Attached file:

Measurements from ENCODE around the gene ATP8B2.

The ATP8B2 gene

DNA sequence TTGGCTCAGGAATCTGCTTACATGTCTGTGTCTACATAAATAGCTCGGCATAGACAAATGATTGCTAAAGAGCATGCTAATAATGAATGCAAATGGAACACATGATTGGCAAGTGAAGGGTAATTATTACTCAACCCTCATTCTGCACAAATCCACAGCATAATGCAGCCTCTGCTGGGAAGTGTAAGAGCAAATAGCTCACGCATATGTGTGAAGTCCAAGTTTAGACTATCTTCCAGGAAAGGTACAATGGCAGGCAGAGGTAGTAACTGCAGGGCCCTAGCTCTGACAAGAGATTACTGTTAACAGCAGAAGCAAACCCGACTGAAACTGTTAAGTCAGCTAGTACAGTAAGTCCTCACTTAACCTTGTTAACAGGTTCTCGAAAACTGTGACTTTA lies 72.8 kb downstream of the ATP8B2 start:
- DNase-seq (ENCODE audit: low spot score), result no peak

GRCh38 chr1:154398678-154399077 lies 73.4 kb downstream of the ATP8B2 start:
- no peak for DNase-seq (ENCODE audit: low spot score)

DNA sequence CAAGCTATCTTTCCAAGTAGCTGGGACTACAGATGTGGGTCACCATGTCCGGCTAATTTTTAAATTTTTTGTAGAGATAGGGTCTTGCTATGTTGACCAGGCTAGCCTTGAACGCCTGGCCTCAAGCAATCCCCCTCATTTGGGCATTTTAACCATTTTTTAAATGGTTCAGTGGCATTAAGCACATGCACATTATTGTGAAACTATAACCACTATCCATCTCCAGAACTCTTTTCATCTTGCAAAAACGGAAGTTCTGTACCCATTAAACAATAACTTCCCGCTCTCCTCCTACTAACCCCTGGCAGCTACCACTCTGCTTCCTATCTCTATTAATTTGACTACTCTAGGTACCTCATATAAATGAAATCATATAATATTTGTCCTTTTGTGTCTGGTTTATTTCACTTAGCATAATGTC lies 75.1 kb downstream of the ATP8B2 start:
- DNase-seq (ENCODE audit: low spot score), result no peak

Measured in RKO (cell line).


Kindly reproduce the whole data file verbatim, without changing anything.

Measurements from ENCODE around the gene ATP8B2.

The ATP8B2 gene

DNA sequence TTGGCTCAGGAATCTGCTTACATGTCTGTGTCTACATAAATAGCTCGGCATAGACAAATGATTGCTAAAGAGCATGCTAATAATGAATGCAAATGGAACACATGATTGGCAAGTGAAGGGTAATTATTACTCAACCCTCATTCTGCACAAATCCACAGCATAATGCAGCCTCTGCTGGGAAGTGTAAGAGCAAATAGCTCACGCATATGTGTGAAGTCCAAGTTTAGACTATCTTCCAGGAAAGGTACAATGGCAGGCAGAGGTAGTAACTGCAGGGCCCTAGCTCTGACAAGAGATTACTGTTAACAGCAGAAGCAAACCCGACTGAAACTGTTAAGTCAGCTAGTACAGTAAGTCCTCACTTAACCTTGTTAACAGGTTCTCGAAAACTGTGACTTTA lies 72.8 kb downstream of the ATP8B2 start:
- DNase-seq (ENCODE audit: low spot score), result no peak

GRCh38 chr1:154398678-154399077 lies 73.4 kb downstream of the ATP8B2 start:
- no peak for DNase-seq (ENCODE audit: low spot score)

DNA sequence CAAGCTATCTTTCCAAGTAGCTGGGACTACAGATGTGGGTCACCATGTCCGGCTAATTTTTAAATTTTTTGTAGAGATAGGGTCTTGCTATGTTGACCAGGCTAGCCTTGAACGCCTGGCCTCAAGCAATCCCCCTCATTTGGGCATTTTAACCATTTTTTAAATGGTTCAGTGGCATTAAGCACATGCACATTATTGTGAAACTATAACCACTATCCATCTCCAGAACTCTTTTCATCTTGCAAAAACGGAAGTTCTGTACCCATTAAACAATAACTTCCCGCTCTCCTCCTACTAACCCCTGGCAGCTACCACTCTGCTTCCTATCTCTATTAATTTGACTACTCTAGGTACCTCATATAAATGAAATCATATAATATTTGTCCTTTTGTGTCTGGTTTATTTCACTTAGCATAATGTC lies 75.1 kb downstream of the ATP8B2 start:
- DNase-seq (ENCODE audit: low spot score), result no peak

Measured in RKO (cell line).